families of nooukmu'adh safi yusuf al-kasasibah they're not going to know. until one or both of these men come home to their families ken kenji goto comes home to his wife and daughter or his mother or a much more tragic outcome, alisyn if isis decides they are not willing to hand over the pilot. we'll have to wait and see. >> so nerve racking for the family. will thanks so much for the update. let's bring in congressman alex schiff. good morning, congressman. >> good morning. >> what do we know about this reported deal between jordan and isis to get the jordanian pilot out? >> there are still a lot of moving pieces. it's not clear that isil is ready to trade the jordanian pilot for al-rishawi. i'm not sure they can go ahead. the war effort is controversial in jordan.
this puts the king of jordan in a very controversial position. there have been a number of foreign fighters who have left to yoin the fight. jordan is in a precarious fight. this is left to join a wedge between the king and his people and jordan and the nation of japan. very difficult box for jordan to be in. at this point i don't think we know how this is going to turn out. >> congressman, doesn't this put everyone, all world leaders in a precarious position? because if you ak we he is to isis's demanlts it serves as an incentive for them to continue taking hostages and doing the rest of their barbaric acts? >> that's certainly true and i think if this goes forward and there is a swap, it is going to encourage them to try to take other prisoners. that is probably more of an issue when it comes to the people like mr. goto the journalist. the jordanian pilot, all pilots anyone that's actively fighting isil is at risk of not only becoming a prisoner but
becoming you know killed in the conflict. so that's unavoidable. obviously i think we have to all take precautions to try to avoid putting any civilians -- western civilians within the reach of isil because it is of great value to them as a propaganda coup as well as leverage against these governments and the war effort. >> you've heard the obama administration say that we do not negotiate with terrorists yet it has been pointed out that in order to get sergeant bo bergdahl out of taliban hands we had to negotiate. we went through an intermediary. it's hard to say when it's one of your own that you wouldn't use every means necessary. so how is the bo bergdahl situation different from what jordan is trying to do now? >> well look, you can't distinguish the two, but it's very difficult. whatever the jordanian government decides, we won't be critical. they're in a difficult spot. we did trade bo bergdahl for the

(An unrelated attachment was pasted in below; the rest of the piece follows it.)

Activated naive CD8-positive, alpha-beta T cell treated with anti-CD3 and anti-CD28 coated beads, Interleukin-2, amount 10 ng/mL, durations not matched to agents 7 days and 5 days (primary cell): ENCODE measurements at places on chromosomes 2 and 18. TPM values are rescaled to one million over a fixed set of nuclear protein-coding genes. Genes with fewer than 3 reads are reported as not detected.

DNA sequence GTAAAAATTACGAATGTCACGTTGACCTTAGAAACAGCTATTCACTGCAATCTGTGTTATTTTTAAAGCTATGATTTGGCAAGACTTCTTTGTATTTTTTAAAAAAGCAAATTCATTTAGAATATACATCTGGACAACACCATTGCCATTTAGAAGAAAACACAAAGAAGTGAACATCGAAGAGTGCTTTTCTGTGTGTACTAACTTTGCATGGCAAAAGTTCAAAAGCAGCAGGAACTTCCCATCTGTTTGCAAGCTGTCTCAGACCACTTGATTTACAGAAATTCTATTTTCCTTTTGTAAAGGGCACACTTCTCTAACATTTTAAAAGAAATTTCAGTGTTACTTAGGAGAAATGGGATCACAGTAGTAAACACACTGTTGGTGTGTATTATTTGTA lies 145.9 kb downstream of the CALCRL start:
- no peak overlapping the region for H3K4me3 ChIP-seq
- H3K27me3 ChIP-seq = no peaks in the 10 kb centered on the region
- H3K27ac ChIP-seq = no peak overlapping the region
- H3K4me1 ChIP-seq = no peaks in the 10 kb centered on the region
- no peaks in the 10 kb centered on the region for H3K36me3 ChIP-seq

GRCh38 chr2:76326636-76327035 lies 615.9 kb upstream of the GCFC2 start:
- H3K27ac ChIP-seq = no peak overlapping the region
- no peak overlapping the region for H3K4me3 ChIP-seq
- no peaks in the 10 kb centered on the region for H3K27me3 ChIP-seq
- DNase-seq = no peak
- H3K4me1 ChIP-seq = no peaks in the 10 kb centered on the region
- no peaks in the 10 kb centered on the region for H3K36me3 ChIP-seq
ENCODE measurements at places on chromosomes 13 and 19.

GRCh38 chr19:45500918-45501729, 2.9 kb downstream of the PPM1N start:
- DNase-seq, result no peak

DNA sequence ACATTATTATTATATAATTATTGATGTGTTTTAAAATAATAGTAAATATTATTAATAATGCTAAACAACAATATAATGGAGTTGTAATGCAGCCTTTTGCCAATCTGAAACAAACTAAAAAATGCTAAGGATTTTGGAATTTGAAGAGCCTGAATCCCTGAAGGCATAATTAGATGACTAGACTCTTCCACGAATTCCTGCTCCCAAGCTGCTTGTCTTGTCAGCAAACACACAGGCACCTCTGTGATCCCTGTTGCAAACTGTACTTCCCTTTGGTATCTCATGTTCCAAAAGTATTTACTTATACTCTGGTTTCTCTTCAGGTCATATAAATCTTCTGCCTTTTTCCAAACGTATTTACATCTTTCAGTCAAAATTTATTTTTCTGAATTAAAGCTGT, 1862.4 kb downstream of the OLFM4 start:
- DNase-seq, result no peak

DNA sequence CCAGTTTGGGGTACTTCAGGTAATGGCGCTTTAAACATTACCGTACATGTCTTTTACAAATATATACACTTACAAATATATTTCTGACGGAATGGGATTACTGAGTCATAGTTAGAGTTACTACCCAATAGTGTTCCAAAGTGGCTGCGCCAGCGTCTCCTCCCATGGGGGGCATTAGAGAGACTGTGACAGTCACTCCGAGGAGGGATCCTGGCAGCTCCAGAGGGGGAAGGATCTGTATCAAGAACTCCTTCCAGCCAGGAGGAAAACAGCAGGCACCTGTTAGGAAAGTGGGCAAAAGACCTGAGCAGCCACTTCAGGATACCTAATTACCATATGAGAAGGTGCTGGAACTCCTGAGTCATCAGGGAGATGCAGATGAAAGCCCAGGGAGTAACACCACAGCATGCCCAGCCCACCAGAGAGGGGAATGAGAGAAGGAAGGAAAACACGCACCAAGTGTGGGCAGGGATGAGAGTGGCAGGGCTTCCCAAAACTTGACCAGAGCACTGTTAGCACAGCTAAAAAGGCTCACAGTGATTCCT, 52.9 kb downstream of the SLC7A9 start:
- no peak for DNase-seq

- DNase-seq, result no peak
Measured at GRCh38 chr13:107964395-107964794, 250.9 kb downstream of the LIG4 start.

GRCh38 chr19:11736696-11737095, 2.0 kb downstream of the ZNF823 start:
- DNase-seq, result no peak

taliban in something that i'm not sure was a very good exercise and a very good precedent for the united states to set, but in any eyevent jordan is a key ally. we'll support them with whatever they decide they have to do. this is the scurge of dealing with a terrorist organization that is willing to behead people if it doesn't get what it wants. there are no laws of war. there's no rules of war. there's nothing but brutality, murder and death when it comes to isil. it ought to reinforce why this terrorist group has to be stopped. >> there's also been a terror attack on a tourist hotel in libya in tripoli in the capital. one american was killed. what should the u.s. response be? >> well this is a very difficult situation because you've got two rival governments competing with each other, one in tabrook and one in tripoli. we have been trying to negotiate a resolution to help libya remain one country and reinstate
some level of security because in the absence of that security we have isis taking advantage of the situation, carrying out attacks like we saw in this hotel. obviously we're going to go to whatever length we can to bring to justice any of those that were responsible for killing this american and seven others. but that's very difficult to do in an environment like libya where you don't have a stable government and, in fact you have two governments that are in competition with each other. >> congressmen, quickly we have been reporting this morning that hillary clinton, former secretary of state, is prepared to go back to congress to testify about the terror attack in benghazi libya. what more do you want to hear from her? >> well i'm not sure what more there is to hear from the secretary, and i fear that this is really just politically motivated. obviously they think this will be advantageous in terms of the presidential election and i'm concerned with how this is being drawn out. the committee waited six months to ask for any documents from the state department and now says well we have to delay bringing the secretary in